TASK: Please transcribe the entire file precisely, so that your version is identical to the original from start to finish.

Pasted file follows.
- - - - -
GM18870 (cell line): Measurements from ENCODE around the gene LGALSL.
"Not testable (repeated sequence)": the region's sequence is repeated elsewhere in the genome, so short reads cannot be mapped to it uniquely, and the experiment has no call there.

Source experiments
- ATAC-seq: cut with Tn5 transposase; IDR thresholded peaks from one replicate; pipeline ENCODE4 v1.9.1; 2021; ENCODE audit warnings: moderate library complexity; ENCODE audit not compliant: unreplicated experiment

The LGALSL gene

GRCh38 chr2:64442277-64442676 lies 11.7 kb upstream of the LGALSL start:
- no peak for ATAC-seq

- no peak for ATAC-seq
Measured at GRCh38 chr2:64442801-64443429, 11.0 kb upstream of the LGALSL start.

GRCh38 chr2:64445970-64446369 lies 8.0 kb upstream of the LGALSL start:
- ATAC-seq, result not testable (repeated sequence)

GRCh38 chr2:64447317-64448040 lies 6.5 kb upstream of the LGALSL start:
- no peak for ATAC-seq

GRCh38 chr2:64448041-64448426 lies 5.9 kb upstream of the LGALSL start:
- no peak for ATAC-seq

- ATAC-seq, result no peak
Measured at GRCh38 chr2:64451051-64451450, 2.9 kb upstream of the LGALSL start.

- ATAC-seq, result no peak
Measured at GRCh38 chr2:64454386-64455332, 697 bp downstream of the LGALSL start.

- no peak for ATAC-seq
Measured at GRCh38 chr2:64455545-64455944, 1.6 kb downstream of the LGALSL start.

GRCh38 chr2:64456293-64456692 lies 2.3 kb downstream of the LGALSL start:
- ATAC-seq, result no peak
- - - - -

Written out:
GM18870 (cell line): Measurements from ENCODE around the gene LGALSL.
"Not testable (repeated sequence)": the region's sequence is repeated elsewhere in the genome, so short reads cannot be mapped to it uniquely, and the experiment has no call there.

Source experiments
- ATAC-seq: cut with Tn5 transposase; IDR thresholded peaks from one replicate; pipeline ENCODE4 v1.9.1; 2021; ENCODE audit warnings: moderate library complexity; ENCODE audit not compliant: unreplicated experiment

The LGALSL gene

GRCh38 chr2:64442277-64442676 lies 11.7 kb upstream of the LGALSL start:
- no peak for ATAC-seq

- no peak for ATAC-seq
Measured at GRCh38 chr2:64442801-64443429, 11.0 kb upstream of the LGALSL start.

GRCh38 chr2:64445970-64446369 lies 8.0 kb upstream of the LGALSL start:
- ATAC-seq, result not testable (repeated sequence)

GRCh38 chr2:64447317-64448040 lies 6.5 kb upstream of the LGALSL start:
- no peak for ATAC-seq

GRCh38 chr2:64448041-64448426 lies 5.9 kb upstream of the LGALSL start:
- no peak for ATAC-seq

- ATAC-seq, result no peak
Measured at GRCh38 chr2:64451051-64451450, 2.9 kb upstream of the LGALSL start.

- ATAC-seq, result no peak
Measured at GRCh38 chr2:64454386-64455332, 697 bp downstream of the LGALSL start.

- no peak for ATAC-seq
Measured at GRCh38 chr2:64455545-64455944, 1.6 kb downstream of the LGALSL start.

GRCh38 chr2:64456293-64456692 lies 2.3 kb downstream of the LGALSL start:
- ATAC-seq, result no peak